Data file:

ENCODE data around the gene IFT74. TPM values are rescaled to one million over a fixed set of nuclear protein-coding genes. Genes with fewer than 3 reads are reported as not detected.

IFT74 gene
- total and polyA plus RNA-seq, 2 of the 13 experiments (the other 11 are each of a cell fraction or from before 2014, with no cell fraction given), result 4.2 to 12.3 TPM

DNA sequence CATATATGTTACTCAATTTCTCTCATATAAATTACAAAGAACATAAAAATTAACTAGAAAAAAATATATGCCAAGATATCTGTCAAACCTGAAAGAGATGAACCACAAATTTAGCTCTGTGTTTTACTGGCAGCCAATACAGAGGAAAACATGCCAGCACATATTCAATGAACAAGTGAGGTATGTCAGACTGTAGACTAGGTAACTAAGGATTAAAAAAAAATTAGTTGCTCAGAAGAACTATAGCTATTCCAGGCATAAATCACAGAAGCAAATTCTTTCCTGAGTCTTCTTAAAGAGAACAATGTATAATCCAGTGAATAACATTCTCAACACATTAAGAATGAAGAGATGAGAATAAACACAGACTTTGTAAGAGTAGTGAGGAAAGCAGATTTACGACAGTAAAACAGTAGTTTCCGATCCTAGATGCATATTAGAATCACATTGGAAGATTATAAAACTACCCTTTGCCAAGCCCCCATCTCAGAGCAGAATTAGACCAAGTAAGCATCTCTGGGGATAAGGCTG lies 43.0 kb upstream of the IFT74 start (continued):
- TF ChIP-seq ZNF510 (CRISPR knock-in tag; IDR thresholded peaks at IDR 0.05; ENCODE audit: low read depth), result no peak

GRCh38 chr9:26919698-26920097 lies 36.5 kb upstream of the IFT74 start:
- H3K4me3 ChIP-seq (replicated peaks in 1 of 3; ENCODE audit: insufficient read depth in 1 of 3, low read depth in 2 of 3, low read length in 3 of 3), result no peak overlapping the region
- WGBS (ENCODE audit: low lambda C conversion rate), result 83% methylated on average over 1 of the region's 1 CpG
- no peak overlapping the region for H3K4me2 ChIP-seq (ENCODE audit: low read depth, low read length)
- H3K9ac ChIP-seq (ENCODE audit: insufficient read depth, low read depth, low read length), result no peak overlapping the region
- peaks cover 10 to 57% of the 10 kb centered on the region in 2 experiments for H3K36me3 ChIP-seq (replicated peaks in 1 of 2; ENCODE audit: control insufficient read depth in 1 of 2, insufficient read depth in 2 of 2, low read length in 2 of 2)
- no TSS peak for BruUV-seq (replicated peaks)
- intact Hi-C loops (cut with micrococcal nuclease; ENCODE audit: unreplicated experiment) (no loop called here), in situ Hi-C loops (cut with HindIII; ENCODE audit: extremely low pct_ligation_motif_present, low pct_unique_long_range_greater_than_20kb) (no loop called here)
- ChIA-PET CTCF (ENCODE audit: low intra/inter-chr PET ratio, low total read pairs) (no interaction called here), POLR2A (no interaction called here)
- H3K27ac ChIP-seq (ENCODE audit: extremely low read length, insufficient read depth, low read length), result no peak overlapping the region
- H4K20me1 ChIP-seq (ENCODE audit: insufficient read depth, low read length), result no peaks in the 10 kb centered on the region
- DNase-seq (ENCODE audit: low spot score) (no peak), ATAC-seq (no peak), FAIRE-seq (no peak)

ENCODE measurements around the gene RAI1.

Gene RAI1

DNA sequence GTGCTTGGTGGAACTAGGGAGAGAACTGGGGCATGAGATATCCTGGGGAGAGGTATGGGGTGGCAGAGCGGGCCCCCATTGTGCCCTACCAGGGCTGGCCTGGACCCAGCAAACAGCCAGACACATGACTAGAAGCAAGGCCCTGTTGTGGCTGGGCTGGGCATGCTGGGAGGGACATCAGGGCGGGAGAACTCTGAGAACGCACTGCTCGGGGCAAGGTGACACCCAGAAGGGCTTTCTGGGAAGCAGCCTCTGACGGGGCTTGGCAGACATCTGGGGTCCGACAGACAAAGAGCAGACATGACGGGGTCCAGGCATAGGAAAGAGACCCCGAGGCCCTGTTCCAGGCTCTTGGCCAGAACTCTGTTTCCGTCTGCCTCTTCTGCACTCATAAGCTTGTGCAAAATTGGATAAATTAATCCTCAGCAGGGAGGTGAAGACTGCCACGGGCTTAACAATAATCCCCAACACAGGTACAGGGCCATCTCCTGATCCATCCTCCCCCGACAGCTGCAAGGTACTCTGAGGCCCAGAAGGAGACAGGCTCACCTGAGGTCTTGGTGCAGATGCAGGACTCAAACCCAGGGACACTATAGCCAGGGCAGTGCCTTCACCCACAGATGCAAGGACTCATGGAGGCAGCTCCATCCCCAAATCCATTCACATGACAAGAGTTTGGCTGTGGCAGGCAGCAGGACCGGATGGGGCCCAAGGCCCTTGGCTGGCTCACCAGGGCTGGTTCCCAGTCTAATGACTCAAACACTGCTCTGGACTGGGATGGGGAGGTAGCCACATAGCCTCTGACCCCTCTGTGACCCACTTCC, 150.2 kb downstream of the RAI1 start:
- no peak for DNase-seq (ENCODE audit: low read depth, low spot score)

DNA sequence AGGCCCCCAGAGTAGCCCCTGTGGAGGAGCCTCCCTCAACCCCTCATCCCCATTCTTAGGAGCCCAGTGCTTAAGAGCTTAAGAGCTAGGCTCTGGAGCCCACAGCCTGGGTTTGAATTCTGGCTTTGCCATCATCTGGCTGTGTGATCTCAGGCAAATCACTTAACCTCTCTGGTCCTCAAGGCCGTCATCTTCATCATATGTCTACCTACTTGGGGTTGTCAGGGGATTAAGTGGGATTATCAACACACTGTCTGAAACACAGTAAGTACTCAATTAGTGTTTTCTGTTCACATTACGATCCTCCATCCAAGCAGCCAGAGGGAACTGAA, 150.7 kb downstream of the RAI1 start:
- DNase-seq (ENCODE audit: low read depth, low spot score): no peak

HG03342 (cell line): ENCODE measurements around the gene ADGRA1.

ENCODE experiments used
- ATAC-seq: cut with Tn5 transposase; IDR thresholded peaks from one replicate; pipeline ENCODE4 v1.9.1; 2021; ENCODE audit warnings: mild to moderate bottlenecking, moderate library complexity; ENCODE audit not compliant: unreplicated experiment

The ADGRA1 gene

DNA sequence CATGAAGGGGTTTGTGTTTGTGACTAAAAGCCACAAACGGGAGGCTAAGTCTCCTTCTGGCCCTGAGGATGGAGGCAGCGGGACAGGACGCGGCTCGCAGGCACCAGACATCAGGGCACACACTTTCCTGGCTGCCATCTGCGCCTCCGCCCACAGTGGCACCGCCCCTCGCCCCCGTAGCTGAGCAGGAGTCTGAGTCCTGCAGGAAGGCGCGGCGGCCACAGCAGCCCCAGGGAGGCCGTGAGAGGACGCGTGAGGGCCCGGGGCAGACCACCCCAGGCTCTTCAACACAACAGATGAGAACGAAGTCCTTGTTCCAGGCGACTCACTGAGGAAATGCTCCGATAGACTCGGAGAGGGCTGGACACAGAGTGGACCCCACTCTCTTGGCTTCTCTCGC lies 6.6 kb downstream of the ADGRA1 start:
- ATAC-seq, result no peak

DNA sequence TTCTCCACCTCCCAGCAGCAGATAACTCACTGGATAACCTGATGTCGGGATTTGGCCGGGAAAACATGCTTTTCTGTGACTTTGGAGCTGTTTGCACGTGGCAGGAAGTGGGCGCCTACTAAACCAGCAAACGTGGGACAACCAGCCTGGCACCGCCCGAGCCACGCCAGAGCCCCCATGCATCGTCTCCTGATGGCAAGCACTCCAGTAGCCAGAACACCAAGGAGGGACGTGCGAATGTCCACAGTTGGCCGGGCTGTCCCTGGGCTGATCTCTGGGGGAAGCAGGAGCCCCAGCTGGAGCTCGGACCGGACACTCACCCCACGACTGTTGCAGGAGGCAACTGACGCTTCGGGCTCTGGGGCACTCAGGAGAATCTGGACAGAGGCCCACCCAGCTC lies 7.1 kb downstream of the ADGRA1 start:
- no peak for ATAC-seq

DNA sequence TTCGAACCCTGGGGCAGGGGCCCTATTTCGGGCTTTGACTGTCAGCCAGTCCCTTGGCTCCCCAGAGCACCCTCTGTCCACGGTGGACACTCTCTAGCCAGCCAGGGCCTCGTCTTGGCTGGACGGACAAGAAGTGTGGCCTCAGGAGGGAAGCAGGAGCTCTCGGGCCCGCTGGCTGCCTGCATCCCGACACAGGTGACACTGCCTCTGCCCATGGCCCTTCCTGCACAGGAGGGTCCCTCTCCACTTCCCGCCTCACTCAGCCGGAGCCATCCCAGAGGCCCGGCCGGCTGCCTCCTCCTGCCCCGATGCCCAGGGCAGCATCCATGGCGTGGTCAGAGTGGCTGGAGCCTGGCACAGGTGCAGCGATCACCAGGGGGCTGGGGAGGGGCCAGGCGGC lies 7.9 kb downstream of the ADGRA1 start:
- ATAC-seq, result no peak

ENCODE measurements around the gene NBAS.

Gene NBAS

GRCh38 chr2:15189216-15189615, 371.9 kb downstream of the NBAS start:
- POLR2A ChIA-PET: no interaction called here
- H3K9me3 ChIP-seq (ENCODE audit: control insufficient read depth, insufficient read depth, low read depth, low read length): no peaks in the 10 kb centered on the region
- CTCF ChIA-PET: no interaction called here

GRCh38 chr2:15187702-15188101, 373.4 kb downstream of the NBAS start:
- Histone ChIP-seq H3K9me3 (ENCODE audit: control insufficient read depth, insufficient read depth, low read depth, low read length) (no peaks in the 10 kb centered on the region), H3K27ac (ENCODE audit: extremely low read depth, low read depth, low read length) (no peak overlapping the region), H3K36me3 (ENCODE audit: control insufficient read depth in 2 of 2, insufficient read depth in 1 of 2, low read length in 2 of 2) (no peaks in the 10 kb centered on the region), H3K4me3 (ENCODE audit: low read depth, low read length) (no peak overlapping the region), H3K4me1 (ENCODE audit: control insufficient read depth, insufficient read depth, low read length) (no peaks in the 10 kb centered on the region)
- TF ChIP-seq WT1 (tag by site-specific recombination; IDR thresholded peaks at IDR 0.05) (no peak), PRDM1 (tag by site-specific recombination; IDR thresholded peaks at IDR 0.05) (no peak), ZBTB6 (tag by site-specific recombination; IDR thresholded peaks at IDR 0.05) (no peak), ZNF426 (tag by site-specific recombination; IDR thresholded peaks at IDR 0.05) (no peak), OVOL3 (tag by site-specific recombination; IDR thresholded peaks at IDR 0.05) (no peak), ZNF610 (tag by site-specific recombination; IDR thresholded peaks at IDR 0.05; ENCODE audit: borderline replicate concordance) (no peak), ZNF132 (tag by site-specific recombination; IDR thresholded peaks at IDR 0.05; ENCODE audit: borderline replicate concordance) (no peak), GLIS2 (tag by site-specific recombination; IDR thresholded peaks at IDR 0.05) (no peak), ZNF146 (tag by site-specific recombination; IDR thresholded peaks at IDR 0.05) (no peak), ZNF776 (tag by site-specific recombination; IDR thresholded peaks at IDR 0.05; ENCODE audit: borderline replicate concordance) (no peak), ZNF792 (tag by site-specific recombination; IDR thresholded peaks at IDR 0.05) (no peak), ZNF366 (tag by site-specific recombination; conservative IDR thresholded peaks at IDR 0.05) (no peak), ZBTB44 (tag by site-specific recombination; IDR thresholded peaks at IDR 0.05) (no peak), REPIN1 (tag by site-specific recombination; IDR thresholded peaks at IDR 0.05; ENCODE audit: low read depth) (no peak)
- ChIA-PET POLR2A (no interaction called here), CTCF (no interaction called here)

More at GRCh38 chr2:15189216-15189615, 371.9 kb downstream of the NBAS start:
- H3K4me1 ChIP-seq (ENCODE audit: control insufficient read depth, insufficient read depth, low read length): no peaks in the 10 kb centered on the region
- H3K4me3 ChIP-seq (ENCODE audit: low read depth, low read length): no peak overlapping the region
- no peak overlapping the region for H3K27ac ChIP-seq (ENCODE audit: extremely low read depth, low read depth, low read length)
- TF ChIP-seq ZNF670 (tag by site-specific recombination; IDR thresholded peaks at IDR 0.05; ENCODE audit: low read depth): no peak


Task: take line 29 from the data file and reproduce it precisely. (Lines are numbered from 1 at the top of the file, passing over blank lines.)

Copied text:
- ATAC-seq, result no peak